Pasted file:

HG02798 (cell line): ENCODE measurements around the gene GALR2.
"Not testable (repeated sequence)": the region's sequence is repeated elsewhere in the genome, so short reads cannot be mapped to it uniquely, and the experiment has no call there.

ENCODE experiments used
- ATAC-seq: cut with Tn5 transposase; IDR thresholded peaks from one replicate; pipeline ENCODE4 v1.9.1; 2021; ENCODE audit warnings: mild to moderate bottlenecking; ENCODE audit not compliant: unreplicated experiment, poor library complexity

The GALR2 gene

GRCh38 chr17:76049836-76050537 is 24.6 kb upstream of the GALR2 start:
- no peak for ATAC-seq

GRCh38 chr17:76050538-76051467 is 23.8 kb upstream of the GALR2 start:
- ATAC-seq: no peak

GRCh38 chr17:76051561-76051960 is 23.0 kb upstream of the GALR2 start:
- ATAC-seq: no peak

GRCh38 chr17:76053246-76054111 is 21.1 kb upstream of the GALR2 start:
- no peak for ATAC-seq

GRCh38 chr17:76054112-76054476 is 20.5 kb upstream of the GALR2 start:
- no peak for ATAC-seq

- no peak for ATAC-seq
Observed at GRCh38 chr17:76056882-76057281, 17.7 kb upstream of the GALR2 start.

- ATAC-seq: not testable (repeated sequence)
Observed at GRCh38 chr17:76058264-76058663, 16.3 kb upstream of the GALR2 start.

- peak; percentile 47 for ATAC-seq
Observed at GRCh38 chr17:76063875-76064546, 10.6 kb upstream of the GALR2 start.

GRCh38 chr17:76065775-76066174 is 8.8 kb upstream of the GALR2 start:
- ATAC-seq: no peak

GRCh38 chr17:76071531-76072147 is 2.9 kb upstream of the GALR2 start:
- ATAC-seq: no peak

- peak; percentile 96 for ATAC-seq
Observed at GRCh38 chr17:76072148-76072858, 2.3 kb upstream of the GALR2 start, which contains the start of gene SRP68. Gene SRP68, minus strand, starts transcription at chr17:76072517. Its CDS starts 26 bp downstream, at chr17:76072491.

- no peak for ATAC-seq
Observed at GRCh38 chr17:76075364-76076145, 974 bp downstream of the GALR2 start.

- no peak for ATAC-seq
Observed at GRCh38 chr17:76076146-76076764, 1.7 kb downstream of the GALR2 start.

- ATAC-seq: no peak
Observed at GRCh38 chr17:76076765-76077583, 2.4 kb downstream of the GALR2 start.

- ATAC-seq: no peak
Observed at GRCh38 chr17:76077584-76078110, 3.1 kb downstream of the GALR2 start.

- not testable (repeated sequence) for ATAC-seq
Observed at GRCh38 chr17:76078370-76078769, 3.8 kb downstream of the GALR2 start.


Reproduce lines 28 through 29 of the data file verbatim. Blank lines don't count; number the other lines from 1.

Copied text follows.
- no peak for ATAC-seq
Observed at GRCh38 chr17:76075364-76076145, 974 bp downstream of the GALR2 start.